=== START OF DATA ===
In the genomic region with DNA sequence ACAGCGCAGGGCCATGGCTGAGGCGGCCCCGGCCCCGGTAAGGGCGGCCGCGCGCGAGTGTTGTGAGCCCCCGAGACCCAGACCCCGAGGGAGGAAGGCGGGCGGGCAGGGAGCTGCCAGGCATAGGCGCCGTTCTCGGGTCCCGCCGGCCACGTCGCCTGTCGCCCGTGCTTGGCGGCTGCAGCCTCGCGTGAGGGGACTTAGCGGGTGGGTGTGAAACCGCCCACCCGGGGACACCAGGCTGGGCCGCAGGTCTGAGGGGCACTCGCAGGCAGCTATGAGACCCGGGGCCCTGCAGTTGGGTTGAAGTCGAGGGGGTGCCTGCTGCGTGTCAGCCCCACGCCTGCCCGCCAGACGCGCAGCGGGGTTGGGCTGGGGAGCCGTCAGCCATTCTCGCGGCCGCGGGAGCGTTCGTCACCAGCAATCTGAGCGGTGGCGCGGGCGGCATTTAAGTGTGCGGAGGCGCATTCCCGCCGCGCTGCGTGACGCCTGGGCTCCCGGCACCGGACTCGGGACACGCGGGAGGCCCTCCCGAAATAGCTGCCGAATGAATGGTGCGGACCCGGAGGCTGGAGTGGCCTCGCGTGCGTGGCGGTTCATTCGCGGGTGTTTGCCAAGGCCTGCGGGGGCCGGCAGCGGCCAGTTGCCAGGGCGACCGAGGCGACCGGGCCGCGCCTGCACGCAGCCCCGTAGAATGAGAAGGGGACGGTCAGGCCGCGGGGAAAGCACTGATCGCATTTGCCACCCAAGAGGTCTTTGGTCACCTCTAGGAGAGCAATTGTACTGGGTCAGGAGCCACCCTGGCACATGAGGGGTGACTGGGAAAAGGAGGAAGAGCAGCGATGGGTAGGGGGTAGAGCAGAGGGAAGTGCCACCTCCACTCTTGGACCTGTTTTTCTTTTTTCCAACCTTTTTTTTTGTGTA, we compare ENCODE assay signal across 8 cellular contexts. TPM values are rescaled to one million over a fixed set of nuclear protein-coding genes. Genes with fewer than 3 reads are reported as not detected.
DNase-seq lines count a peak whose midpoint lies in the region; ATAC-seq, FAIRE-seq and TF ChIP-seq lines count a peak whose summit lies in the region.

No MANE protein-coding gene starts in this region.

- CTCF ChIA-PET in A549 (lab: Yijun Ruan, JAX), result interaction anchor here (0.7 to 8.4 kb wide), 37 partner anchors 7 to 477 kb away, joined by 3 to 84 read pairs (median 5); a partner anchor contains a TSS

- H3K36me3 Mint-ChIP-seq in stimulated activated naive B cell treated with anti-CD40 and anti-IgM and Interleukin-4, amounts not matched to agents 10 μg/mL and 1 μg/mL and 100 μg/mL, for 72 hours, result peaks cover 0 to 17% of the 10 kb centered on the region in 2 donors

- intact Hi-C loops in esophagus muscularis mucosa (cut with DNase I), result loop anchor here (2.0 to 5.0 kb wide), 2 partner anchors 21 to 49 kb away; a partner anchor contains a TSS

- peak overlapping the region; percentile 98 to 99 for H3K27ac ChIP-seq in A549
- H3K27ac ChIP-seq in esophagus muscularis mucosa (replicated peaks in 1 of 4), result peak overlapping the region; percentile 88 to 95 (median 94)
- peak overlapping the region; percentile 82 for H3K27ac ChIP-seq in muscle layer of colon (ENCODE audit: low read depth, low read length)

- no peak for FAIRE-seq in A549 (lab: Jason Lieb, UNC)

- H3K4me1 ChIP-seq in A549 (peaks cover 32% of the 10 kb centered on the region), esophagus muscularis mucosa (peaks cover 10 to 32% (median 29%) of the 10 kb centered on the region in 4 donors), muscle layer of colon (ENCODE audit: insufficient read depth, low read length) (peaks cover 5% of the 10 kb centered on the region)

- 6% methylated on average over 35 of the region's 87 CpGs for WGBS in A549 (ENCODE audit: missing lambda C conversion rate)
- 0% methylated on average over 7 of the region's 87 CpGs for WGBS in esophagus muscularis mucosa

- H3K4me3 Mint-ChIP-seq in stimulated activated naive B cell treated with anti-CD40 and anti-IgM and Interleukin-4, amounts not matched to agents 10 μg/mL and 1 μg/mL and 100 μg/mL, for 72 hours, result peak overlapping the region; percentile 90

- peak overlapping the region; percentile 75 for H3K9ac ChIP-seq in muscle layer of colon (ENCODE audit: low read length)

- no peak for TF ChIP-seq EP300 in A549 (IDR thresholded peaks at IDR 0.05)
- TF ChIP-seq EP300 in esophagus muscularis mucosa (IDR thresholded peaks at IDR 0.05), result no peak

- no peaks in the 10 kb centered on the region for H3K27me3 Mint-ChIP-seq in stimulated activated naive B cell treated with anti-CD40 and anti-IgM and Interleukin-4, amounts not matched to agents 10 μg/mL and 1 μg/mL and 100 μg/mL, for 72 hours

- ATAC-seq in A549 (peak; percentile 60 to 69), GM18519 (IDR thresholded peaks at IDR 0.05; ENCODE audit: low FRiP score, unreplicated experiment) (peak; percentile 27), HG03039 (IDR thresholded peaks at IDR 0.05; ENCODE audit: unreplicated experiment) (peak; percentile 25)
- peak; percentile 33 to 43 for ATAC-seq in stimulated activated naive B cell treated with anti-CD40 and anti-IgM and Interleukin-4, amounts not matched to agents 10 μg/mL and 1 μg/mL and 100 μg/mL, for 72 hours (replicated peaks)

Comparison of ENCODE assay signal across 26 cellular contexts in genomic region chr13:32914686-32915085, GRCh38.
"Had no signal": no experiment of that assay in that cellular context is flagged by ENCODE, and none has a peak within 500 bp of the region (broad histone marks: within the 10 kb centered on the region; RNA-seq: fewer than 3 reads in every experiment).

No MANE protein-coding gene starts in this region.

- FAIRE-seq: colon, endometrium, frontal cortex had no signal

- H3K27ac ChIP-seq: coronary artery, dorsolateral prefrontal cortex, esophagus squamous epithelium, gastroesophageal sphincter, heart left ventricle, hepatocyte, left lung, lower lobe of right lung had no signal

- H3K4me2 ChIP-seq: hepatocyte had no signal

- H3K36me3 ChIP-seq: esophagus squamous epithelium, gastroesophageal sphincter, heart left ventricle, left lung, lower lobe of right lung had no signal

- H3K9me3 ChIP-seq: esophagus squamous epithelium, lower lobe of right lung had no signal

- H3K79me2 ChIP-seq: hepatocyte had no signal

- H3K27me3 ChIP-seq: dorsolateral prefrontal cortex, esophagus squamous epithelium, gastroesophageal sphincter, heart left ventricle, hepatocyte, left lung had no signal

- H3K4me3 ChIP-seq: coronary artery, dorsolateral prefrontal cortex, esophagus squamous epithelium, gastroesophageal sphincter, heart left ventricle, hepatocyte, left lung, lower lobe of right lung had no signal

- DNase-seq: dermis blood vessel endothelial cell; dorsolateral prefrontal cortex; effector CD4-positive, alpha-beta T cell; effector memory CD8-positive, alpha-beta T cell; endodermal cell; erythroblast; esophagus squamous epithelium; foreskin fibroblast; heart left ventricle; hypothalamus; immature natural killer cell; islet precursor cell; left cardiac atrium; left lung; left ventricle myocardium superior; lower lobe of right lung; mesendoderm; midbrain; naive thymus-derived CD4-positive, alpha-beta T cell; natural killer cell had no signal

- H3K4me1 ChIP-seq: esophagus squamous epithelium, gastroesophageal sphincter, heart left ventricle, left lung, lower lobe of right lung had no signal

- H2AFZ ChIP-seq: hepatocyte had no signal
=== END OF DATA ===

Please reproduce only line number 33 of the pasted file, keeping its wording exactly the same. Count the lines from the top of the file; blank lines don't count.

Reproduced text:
- H3K4me1 ChIP-seq: esophagus squamous epithelium, gastroesophageal sphincter, heart left ventricle, left lung, lower lobe of right lung had no signal